Abdallah Manasrah saw a way to clean up aspects of the energy industry, particularly around their waste products.
Manasrah comes from an academic background, and he’d been working on his PhD at the University of Calgary. His area of focus as a chemical engineer was on the solid waste generated from hydrocarbons.
“There is no use for this material, only for power generation, which has an impact on the environment with co2 emissions and energy consumption,” Manasrah said.
That’s when the idea to found Carbon Oxytech came to him.
“Let’s have a value out of this,” he said.
He applied for greenSTEM – a program that helped accelerate environmental technology programs. That helped him get his start.
Complications with the environment
The different spent carbon material posed a significant problem for the environment, Manasrah said.
He explored different ways to use the waste could be converted into a more environmentally friendly product.
Manasrah has published peer-reviewed work on a process called oxy-cracking. It’s a process that is an alternative beyond the combustion of these materials – particularly low-grade coal. It involves oxidization of the different materials at near zero temperatures and different pressures.
There are different end results: Cleaner fuels, mineral recovery, carbon nanomaterials, recyclable water and humic acid.
It’s the latter that provides a commercial opportunity for Manasrah and Carbon Oxytech.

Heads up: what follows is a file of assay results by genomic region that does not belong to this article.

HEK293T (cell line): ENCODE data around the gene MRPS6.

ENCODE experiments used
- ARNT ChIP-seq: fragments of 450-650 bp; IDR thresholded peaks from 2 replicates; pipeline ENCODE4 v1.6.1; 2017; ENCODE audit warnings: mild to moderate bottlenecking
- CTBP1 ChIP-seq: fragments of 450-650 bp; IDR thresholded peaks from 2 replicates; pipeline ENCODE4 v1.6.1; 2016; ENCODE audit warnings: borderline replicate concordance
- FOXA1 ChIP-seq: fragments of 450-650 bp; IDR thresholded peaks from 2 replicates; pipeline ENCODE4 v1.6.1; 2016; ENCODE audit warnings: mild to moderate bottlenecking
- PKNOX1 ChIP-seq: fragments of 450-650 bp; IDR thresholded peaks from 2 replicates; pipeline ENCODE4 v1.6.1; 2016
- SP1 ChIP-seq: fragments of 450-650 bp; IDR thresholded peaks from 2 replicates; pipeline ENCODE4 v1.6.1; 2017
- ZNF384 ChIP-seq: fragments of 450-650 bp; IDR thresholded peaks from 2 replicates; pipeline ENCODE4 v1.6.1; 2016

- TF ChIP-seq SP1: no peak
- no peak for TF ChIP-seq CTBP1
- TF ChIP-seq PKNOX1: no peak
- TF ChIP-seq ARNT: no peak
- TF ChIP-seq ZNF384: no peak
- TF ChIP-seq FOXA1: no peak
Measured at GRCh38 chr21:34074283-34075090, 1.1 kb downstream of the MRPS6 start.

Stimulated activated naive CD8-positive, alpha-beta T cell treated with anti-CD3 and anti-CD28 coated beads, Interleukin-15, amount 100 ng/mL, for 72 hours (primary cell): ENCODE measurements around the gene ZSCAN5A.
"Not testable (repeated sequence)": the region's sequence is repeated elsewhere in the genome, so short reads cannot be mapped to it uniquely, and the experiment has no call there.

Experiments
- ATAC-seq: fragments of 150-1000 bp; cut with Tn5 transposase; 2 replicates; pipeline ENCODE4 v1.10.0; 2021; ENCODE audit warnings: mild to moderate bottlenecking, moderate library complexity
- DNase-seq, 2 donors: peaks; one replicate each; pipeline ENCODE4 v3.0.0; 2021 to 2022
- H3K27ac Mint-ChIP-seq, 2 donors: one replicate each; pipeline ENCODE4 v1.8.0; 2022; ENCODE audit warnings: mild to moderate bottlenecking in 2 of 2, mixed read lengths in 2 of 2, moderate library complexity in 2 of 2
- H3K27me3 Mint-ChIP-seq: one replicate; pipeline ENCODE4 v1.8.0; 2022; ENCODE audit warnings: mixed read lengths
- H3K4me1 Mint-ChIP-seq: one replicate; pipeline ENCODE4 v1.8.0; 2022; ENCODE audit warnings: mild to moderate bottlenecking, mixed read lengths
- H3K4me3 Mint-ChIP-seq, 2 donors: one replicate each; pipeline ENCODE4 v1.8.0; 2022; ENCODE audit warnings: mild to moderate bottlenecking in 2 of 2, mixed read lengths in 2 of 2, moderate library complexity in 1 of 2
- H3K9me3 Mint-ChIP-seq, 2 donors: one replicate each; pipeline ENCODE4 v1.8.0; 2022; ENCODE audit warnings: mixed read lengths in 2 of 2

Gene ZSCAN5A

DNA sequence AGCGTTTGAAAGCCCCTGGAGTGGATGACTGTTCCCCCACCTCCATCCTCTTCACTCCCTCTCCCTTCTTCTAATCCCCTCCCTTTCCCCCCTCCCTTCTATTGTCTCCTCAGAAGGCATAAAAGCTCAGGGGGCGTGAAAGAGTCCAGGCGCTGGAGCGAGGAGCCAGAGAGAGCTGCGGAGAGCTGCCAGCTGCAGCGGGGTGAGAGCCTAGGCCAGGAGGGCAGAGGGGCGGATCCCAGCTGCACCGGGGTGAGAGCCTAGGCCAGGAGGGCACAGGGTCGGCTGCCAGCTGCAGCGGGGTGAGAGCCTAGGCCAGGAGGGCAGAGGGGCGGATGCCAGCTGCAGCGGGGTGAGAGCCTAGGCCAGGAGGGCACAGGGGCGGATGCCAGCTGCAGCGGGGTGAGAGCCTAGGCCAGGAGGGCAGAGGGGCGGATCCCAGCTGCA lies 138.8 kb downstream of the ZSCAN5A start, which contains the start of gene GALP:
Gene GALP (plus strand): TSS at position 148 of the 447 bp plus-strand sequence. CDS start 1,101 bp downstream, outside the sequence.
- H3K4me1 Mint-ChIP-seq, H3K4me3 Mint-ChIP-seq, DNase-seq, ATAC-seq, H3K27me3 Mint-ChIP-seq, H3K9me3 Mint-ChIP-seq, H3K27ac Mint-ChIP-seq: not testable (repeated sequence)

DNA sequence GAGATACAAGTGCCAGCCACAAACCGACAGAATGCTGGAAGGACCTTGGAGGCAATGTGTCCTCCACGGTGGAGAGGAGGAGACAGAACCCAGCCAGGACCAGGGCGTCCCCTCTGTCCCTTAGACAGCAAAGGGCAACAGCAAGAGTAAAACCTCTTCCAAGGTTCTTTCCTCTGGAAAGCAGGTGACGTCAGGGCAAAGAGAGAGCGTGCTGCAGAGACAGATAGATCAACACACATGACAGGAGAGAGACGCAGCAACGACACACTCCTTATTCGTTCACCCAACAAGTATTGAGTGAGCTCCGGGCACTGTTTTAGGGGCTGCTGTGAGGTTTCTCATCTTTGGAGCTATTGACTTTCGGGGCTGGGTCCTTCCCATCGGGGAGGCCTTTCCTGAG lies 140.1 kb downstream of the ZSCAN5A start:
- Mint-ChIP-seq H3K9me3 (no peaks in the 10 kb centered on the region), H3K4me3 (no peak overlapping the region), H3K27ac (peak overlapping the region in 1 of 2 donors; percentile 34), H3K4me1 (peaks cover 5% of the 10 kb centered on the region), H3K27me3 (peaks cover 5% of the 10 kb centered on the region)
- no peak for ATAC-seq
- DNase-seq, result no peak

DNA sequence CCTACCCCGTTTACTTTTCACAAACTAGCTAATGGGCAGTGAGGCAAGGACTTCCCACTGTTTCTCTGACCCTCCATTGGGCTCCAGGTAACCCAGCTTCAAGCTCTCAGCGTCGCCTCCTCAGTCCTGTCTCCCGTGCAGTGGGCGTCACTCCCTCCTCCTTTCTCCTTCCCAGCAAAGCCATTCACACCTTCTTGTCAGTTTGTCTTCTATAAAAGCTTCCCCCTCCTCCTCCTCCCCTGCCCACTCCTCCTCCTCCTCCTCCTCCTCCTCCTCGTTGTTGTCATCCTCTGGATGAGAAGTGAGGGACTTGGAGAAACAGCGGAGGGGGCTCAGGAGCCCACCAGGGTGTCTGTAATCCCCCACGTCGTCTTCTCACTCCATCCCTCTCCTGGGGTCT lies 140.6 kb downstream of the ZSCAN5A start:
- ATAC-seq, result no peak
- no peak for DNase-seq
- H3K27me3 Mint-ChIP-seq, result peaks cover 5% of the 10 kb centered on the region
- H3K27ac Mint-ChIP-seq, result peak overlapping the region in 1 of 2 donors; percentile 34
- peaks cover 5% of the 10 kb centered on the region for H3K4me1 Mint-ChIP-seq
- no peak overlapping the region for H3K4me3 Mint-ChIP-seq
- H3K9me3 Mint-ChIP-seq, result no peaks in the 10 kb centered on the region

Humic acid is a group of molecules that help plant roots receive water and nutrients. It can increase a farmers’ yield.
“I see there is attraction in industry and people looking for this material to be used especially in the agricultural sector,” he said.
He’s also looking at ways to use other byproducts to create a microfibre product.
What that ag industry needs
Coming from a petroleum and hydrocarbon background, Manasrah didn’t know exactly what the agriculture sector needed.
Participating in the Alberta Yield program through Platform Calgary he saw where his product could fit in. It’s allowed him to engage with a number of different mentors in the ag sector, so he could determine the market for the technology.
Right now, Manasrah is scaling up the production process. The goal is to have steady production by the end of this year. Ideally, he wants to meet the needs in Alberta.
“Then after that, the plan is to expand my activities in order to produce more and reach out to North America and also in the rest of the world, to sell this product,” he said.
“My target customer is anywhere in the world.”